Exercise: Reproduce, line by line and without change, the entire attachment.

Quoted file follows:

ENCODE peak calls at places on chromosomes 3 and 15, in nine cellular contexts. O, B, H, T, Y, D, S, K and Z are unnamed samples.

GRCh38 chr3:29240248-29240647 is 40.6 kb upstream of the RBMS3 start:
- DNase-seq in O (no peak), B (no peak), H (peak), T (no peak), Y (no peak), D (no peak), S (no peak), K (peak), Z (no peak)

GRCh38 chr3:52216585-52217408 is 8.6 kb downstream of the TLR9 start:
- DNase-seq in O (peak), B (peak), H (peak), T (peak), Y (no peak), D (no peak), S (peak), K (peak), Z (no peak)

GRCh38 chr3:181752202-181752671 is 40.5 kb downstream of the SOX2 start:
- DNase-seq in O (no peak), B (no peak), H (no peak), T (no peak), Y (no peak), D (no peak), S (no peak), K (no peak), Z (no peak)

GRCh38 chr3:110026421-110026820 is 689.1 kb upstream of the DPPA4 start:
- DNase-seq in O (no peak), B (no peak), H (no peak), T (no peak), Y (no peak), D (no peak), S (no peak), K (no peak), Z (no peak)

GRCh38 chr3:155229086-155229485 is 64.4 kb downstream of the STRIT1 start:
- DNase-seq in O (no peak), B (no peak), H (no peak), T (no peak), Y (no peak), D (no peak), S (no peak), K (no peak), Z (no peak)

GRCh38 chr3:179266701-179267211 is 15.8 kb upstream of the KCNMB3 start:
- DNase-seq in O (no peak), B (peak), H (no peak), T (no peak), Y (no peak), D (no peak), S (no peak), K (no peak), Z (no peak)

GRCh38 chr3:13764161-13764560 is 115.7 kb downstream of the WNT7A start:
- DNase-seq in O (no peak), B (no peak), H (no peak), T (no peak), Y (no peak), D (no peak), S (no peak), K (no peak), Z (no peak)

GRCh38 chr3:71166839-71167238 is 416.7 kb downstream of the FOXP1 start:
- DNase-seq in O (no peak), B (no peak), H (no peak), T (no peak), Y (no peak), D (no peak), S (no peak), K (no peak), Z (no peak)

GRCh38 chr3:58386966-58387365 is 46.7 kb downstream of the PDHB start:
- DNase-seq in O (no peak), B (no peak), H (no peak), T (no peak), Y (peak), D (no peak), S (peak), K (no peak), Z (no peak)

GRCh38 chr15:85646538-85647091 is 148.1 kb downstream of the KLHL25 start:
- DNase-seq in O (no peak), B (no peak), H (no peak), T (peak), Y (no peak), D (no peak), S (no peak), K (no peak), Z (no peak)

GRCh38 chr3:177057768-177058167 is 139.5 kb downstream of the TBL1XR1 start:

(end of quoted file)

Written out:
ENCODE peak calls at places on chromosomes 3 and 15, in nine cellular contexts. O, B, H, T, Y, D, S, K and Z are unnamed samples.

GRCh38 chr3:29240248-29240647 is 40.6 kb upstream of the RBMS3 start:
- DNase-seq in O (no peak), B (no peak), H (peak), T (no peak), Y (no peak), D (no peak), S (no peak), K (peak), Z (no peak)

GRCh38 chr3:52216585-52217408 is 8.6 kb downstream of the TLR9 start:
- DNase-seq in O (peak), B (peak), H (peak), T (peak), Y (no peak), D (no peak), S (peak), K (peak), Z (no peak)

GRCh38 chr3:181752202-181752671 is 40.5 kb downstream of the SOX2 start:
- DNase-seq in O (no peak), B (no peak), H (no peak), T (no peak), Y (no peak), D (no peak), S (no peak), K (no peak), Z (no peak)

GRCh38 chr3:110026421-110026820 is 689.1 kb upstream of the DPPA4 start:
- DNase-seq in O (no peak), B (no peak), H (no peak), T (no peak), Y (no peak), D (no peak), S (no peak), K (no peak), Z (no peak)

GRCh38 chr3:155229086-155229485 is 64.4 kb downstream of the STRIT1 start:
- DNase-seq in O (no peak), B (no peak), H (no peak), T (no peak), Y (no peak), D (no peak), S (no peak), K (no peak), Z (no peak)

GRCh38 chr3:179266701-179267211 is 15.8 kb upstream of the KCNMB3 start:
- DNase-seq in O (no peak), B (peak), H (no peak), T (no peak), Y (no peak), D (no peak), S (no peak), K (no peak), Z (no peak)

GRCh38 chr3:13764161-13764560 is 115.7 kb downstream of the WNT7A start:
- DNase-seq in O (no peak), B (no peak), H (no peak), T (no peak), Y (no peak), D (no peak), S (no peak), K (no peak), Z (no peak)

GRCh38 chr3:71166839-71167238 is 416.7 kb downstream of the FOXP1 start:
- DNase-seq in O (no peak), B (no peak), H (no peak), T (no peak), Y (no peak), D (no peak), S (no peak), K (no peak), Z (no peak)

GRCh38 chr3:58386966-58387365 is 46.7 kb downstream of the PDHB start:
- DNase-seq in O (no peak), B (no peak), H (no peak), T (no peak), Y (peak), D (no peak), S (peak), K (no peak), Z (no peak)

GRCh38 chr15:85646538-85647091 is 148.1 kb downstream of the KLHL25 start:
- DNase-seq in O (no peak), B (no peak), H (no peak), T (peak), Y (no peak), D (no peak), S (no peak), K (no peak), Z (no peak)

GRCh38 chr3:177057768-177058167 is 139.5 kb downstream of the TBL1XR1 start: